Asterisk denotes entries on real places.
House on the hill. Place outside Turin where Corrado seeks safety from air raids on the city. The relative safety of the distant suburban hills moves many people to spend their nights outside the city in temporary quarters. Corrado takes lodgings in a hilltop owned by Elvira, a middle-aged woman who tends his needs with an anxiety that betrays her interest in marrying him. Although the hill on which Elvira’s house stands is only one hill location among many, it is the one that best allows Cesare Pavese to illuminate his character’s ambivalence about the Italian political landscape, by showing Elvira’s reactions not only to the events of the day but also to her boarder’s views about them.
Le Fontane. Rustic inn located below and at some distance from Elvira’s large house to which people of a lower station in life go to avoid the dangers of Turin. There, Corrado encounters his former lover Cate and her young son, Dino. In Dino, who he imagines may be his own son, Corrado finds both a companion and a reflection of himself as a boy. Accompanied by Corrado’s dog, Belbo, Corrado and Dino roam the woods, where Corrado passes on a knowledge and love of the natural world that is both scientific and deeply personal. In the scenes of Corrado and Dino abroad in the woods and fields, Pavese achieves a lyricism that contrasts effectively with the anxious tone of much of the novel.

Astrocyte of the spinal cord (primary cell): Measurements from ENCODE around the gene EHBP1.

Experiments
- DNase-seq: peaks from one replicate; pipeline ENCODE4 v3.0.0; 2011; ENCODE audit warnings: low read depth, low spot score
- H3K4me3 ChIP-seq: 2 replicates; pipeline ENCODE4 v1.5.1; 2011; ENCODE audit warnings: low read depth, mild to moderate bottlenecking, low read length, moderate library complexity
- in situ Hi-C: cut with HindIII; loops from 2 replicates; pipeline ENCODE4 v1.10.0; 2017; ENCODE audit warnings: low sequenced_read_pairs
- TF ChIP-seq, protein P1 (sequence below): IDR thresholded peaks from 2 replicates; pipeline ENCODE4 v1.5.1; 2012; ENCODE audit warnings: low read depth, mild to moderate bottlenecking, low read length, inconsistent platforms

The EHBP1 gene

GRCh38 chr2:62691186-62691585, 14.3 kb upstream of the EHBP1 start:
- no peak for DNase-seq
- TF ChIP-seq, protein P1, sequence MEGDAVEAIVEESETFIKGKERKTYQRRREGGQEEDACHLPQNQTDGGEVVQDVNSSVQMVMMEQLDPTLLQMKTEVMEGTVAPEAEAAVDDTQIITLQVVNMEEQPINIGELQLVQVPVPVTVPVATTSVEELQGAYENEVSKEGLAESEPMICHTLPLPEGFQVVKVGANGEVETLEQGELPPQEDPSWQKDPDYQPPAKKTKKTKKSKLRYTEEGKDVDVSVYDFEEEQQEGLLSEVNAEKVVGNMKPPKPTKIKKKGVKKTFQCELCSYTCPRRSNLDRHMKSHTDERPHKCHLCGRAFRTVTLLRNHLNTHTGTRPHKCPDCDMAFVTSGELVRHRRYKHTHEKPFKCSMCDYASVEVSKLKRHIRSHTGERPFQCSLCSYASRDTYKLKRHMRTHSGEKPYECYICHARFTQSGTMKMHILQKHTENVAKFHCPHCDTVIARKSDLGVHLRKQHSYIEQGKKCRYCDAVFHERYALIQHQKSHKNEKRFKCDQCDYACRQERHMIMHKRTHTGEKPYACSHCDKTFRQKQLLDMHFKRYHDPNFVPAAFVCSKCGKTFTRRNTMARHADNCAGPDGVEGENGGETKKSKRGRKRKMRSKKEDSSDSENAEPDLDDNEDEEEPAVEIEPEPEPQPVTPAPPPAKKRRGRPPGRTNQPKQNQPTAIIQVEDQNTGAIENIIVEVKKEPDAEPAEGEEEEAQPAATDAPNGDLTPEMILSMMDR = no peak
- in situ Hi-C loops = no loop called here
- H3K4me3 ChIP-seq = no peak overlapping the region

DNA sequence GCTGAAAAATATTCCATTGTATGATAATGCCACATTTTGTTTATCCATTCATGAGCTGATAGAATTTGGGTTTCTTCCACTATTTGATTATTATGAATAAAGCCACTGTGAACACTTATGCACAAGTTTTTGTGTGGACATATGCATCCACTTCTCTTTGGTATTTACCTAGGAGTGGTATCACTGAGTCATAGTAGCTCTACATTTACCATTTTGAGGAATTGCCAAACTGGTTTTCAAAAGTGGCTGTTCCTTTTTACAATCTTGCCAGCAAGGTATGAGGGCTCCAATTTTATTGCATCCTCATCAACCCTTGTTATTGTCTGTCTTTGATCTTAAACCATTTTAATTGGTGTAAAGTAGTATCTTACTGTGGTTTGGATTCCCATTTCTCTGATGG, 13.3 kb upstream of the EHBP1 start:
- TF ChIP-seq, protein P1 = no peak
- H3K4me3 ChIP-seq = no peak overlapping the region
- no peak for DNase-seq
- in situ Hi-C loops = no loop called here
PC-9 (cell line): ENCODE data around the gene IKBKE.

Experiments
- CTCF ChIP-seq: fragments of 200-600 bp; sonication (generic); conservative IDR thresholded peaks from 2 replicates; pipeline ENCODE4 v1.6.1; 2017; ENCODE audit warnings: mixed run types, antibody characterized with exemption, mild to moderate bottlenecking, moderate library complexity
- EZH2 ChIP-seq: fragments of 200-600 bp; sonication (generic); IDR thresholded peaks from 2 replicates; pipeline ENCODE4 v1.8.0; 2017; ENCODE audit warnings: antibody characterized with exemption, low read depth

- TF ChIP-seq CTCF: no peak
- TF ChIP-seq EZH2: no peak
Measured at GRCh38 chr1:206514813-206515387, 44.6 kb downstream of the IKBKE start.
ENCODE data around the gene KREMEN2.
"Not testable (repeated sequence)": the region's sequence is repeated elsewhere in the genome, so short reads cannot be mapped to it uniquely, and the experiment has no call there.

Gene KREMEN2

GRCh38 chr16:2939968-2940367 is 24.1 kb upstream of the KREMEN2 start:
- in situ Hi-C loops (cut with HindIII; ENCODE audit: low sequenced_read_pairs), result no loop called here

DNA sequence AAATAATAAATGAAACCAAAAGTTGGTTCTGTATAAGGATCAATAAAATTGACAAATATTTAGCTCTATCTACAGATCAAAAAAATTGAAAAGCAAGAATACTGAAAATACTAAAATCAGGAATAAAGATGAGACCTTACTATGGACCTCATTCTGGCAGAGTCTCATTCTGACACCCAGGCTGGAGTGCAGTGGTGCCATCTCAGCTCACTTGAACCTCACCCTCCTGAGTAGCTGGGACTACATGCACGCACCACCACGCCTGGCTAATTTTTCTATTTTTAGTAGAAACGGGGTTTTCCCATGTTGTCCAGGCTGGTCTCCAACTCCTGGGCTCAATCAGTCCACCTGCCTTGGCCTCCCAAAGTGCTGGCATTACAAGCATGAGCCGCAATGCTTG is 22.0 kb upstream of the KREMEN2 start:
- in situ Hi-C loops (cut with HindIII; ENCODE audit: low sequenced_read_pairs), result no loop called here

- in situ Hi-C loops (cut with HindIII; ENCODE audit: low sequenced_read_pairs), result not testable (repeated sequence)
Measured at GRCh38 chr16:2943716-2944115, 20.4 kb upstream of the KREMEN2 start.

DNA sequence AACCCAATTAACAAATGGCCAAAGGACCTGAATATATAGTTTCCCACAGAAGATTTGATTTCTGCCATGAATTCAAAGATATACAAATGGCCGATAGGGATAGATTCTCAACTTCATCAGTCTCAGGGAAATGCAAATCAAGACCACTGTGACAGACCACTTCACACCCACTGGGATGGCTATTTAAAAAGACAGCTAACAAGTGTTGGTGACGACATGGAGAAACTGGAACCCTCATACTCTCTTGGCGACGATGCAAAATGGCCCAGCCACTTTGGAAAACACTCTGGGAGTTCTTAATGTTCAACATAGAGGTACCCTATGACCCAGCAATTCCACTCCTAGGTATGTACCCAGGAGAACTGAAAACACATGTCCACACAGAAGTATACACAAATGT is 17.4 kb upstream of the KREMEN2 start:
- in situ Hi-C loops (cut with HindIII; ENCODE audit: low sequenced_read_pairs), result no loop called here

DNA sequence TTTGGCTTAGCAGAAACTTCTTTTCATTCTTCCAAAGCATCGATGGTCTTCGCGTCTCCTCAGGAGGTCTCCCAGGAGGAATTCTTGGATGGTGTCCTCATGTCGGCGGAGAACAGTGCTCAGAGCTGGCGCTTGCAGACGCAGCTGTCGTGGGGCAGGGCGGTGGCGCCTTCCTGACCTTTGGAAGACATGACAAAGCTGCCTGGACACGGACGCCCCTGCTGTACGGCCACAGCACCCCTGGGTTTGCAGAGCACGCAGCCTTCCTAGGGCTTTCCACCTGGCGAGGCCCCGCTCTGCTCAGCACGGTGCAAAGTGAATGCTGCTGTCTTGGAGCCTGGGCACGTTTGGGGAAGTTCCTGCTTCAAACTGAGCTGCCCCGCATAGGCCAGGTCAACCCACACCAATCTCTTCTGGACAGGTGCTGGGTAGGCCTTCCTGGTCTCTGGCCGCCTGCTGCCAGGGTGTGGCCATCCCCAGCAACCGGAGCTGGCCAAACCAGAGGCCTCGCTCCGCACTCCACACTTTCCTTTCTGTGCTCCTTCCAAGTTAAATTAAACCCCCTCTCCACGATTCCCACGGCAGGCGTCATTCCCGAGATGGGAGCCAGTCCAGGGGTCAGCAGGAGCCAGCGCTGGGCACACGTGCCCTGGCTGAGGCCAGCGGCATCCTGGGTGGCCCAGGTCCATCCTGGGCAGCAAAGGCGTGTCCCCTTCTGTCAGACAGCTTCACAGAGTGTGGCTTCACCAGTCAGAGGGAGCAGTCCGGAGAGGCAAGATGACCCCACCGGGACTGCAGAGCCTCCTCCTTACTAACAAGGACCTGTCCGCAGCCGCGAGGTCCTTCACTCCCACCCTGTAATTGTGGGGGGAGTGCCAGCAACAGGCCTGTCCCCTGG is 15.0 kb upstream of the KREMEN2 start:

The inhabitants of Le Fontane are peasants and workers who do not enjoy the detachment of well-off people like Elvira. Among them are partisan fighters whose presence ultimately condemns the entire group to arrest and perhaps execution. Le Fontane is the most uncertain of refuges and the first to collapse.
*Belbo. Corrado’s name for his home village, where he seeks refuge at the end of the novel. He travels there, southeast from Turin, in a tensely wrought account of risky, clandestine travel. In this region Corrado still finds his true life of the forest, as he dreamed of it as a boy. However, he knows that the war will soon find its way to Belbo, and that then, even the “melancholy” and “solitary” will agree to make war.
Pavese himself was born in San Stefano Belbo, one of several small towns that take their names from the Belbo River flowing northeastward from the hills.